According to history, we know that around the year 1200 BC. Ç. man already had control over fire, as this was already used as light for caves and also to keep warm in times of very cold. At the same time, man used fire for the purpose of working metals and building glass. But the Greeks were the first to study heat and temperature. Many Greeks, especially Aristotle, believed that the four elements responsible for the formation of the universe were: water, fire, earth and air, with fire being dry and hot.
We can say that the initial impetus on the study of heat was given by alchemists who sought to transform different materials into gold. They imagined that, for this to happen, a very precise control of the temperature was necessary. Regarding the study of heat and temperature, we must not forget to mention that the first turbine steam engine – the first instrument to transform heat into mechanical energy – was built by Heron de Alexandria.
The search for a more correct explanation of heat began in the year 1600. This explanation came from the relationship about the study of combustion. In 1697, George Stahl proposed the phlogiston theory. In his theory he proposed that all bodies contained an invisible, weightless substance called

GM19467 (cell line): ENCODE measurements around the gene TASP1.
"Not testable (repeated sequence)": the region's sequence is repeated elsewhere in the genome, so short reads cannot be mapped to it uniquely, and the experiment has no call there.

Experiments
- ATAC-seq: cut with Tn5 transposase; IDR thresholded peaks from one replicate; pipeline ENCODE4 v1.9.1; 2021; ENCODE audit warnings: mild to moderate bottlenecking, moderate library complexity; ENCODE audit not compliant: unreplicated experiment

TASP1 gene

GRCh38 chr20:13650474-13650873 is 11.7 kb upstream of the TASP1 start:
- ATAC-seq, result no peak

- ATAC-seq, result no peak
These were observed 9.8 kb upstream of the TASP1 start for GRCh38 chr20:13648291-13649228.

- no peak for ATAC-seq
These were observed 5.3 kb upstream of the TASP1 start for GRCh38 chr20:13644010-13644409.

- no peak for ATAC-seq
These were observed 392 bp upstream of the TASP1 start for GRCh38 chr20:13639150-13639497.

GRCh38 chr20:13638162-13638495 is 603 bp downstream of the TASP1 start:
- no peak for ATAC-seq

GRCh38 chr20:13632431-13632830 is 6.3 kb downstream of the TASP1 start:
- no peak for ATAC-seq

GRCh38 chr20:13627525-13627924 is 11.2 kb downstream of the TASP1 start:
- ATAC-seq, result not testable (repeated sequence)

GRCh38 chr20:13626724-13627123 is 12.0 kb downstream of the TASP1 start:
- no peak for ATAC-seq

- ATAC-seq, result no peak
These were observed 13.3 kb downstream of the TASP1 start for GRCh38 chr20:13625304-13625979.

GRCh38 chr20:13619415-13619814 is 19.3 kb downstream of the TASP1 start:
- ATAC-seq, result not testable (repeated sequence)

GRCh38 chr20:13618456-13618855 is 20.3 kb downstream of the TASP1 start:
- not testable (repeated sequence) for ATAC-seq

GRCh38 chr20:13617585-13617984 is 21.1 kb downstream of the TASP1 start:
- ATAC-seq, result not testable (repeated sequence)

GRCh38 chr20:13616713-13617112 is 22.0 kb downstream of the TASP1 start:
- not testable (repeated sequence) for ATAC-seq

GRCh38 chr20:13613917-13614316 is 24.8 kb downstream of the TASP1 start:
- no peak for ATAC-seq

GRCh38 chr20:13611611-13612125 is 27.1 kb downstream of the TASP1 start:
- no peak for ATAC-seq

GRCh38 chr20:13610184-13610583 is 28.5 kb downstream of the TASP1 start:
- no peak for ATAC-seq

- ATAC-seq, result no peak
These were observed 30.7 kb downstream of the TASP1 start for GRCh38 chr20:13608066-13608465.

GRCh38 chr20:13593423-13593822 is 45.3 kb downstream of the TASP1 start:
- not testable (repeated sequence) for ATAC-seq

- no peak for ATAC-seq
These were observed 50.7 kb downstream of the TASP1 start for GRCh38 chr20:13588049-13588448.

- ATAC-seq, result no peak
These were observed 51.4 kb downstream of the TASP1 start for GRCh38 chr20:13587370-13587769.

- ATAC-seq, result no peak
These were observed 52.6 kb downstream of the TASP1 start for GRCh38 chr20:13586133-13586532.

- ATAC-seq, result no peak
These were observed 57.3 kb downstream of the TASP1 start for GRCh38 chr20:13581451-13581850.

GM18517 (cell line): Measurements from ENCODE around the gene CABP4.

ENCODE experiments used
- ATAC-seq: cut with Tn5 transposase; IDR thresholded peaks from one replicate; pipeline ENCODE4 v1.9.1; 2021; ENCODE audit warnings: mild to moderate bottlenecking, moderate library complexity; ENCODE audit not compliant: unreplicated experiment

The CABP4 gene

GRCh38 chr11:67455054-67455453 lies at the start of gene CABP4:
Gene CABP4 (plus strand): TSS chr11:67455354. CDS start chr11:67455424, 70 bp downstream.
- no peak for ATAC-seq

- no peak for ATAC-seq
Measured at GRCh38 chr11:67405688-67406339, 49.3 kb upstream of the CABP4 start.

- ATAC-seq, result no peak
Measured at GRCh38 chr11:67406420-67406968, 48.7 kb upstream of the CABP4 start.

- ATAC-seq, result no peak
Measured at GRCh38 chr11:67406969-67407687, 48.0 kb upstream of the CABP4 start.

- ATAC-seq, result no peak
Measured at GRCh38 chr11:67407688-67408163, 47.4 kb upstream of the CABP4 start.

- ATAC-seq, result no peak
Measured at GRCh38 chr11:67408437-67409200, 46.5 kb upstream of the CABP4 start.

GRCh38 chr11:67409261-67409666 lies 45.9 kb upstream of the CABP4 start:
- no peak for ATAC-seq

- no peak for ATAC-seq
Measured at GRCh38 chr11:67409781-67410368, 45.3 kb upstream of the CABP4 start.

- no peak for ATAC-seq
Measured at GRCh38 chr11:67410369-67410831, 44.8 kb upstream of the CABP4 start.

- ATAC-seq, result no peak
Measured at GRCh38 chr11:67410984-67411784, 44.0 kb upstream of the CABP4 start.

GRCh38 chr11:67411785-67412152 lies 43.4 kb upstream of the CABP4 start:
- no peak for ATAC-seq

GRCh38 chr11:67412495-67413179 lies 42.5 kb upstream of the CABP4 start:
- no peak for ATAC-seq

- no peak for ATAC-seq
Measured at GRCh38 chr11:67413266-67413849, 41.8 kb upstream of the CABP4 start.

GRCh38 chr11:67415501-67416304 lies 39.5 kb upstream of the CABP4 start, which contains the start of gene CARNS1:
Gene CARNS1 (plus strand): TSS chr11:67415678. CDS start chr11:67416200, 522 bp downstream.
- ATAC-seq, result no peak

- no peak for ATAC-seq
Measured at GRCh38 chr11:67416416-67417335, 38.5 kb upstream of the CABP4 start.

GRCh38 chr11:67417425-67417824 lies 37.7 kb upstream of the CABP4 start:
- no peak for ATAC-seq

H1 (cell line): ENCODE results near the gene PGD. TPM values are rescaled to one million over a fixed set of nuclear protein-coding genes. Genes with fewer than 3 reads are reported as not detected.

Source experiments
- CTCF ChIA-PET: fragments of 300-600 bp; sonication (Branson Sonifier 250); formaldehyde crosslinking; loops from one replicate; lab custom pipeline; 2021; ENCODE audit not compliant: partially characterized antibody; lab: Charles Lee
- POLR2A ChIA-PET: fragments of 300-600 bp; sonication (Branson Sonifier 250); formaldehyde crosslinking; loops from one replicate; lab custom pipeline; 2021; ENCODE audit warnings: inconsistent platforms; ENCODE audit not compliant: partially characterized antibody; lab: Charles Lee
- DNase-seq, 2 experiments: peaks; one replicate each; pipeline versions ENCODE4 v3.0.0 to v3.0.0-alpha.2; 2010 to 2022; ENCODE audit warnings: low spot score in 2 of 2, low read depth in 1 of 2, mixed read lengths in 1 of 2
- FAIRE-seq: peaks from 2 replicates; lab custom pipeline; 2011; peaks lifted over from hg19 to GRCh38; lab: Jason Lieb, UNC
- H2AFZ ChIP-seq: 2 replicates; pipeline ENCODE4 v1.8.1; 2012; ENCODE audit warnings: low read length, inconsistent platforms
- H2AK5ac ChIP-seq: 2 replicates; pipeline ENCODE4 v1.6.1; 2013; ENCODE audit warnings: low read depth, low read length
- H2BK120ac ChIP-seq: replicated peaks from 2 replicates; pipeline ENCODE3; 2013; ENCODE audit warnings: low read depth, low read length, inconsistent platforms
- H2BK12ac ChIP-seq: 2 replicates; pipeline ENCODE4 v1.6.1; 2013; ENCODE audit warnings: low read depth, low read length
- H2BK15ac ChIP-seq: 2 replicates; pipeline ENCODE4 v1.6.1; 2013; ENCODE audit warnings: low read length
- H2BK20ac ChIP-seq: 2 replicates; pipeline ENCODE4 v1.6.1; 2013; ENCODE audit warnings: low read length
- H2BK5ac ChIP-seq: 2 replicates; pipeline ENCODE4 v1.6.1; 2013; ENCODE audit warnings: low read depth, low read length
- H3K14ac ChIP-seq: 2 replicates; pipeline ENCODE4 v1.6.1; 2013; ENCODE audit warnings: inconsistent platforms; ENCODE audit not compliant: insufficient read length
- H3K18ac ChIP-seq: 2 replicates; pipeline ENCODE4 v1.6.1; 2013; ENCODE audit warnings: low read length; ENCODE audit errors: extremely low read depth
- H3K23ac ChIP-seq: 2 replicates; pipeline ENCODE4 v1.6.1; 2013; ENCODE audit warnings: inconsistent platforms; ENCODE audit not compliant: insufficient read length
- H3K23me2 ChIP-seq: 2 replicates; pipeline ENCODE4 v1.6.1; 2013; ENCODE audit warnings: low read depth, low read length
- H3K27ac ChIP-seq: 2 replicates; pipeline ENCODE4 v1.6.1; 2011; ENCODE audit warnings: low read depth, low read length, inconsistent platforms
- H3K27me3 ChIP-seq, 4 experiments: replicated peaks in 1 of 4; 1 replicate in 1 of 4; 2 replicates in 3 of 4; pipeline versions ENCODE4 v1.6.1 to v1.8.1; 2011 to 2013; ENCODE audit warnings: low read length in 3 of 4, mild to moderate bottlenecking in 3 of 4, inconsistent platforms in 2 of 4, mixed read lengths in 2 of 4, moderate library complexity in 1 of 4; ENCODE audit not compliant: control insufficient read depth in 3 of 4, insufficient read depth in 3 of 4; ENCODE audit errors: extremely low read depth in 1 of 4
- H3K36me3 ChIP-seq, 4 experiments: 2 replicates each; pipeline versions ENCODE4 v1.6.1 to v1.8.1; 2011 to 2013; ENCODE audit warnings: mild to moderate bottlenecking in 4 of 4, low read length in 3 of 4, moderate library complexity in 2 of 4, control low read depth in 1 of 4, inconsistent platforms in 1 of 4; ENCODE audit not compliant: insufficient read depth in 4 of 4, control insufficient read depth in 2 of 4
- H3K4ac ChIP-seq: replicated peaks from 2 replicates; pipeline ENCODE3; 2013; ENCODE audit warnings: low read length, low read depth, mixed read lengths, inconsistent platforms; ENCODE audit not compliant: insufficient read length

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Lavoiser overturned the phlogiston theory by explaining, in a satisfactory way, the phenomena of respiration and also combustion. From this same period are the experiments of Benjamin Thompson showing that heat is energy transferred from one body to another.
Thompson, observing the drilling of cannon barrels, noticed that heat was always produced while one metal was rubbing against another. Carefully reproducing this experiment, so that horses rotated a piece of metal inside a metal cylinder, he observed that the metal heated the water placed inside it. According to the caloric theory, heat, being a fluid, would run out after some time and the metal would no longer heat the liquid, but the water continued to heat up as the material rotated.
This experiment showed that there is a relationship between the work produced by horses and the heat produced by the horses and the heat that heats the water.
By Domitiano Marques
Graduated in Physics
Brazil School Team
Would you like to reference this text in a school or academic work? Look:
SILVA, Domitiano Correa Marques da. "Concepts of Heat Through History"; Brazil School. Available in: https://brasilescola.uol.com.br/fisica/conceitos-calor-atraves-historia.htm. Accessed on June 27, 2021.